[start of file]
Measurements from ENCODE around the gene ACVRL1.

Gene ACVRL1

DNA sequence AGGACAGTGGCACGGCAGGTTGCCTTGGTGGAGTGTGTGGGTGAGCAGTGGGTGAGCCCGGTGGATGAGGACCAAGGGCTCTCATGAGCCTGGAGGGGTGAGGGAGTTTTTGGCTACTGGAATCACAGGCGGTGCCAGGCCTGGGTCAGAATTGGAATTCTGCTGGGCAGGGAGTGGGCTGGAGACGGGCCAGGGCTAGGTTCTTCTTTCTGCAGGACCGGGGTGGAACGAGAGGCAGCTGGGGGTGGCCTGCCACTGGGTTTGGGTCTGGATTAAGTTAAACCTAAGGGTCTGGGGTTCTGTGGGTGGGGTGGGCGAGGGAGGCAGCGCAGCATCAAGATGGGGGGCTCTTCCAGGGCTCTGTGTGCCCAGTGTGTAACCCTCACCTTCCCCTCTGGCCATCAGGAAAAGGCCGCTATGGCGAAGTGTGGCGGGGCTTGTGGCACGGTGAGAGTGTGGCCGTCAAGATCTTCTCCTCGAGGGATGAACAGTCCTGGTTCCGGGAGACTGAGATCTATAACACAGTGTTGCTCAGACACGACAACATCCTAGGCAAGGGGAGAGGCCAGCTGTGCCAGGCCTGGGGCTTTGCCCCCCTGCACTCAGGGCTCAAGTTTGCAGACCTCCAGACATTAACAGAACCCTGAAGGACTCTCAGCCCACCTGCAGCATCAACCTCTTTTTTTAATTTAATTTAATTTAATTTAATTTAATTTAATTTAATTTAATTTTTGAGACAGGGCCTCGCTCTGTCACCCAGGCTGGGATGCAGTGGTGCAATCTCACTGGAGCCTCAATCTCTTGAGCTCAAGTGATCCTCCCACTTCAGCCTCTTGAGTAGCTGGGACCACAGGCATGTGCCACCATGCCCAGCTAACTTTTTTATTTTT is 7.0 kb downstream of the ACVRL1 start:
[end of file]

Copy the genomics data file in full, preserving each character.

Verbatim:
Measurements from ENCODE around the gene ACVRL1.

Gene ACVRL1

DNA sequence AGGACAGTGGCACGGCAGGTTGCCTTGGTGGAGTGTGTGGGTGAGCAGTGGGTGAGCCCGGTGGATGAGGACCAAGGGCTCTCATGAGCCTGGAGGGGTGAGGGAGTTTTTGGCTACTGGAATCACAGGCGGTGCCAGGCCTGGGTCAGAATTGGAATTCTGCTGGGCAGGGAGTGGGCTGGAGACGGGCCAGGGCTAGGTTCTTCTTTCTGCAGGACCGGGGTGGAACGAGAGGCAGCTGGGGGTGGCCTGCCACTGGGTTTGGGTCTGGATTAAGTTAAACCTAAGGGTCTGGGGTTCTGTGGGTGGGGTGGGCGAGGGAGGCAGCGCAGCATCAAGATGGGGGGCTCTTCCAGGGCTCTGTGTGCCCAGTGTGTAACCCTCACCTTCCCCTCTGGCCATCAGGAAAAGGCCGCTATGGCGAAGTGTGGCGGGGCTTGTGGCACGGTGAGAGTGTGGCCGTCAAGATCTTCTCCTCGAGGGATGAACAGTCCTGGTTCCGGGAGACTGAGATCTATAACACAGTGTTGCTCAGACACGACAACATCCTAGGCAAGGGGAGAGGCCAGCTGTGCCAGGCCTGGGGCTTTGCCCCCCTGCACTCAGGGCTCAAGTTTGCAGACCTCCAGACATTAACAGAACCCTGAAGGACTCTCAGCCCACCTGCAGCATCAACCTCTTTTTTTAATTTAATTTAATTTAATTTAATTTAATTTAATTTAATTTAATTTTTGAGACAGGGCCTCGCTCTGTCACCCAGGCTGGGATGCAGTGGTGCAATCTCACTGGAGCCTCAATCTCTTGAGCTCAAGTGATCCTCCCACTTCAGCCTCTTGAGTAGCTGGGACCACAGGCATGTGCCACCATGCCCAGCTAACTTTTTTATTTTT is 7.0 kb downstream of the ACVRL1 start: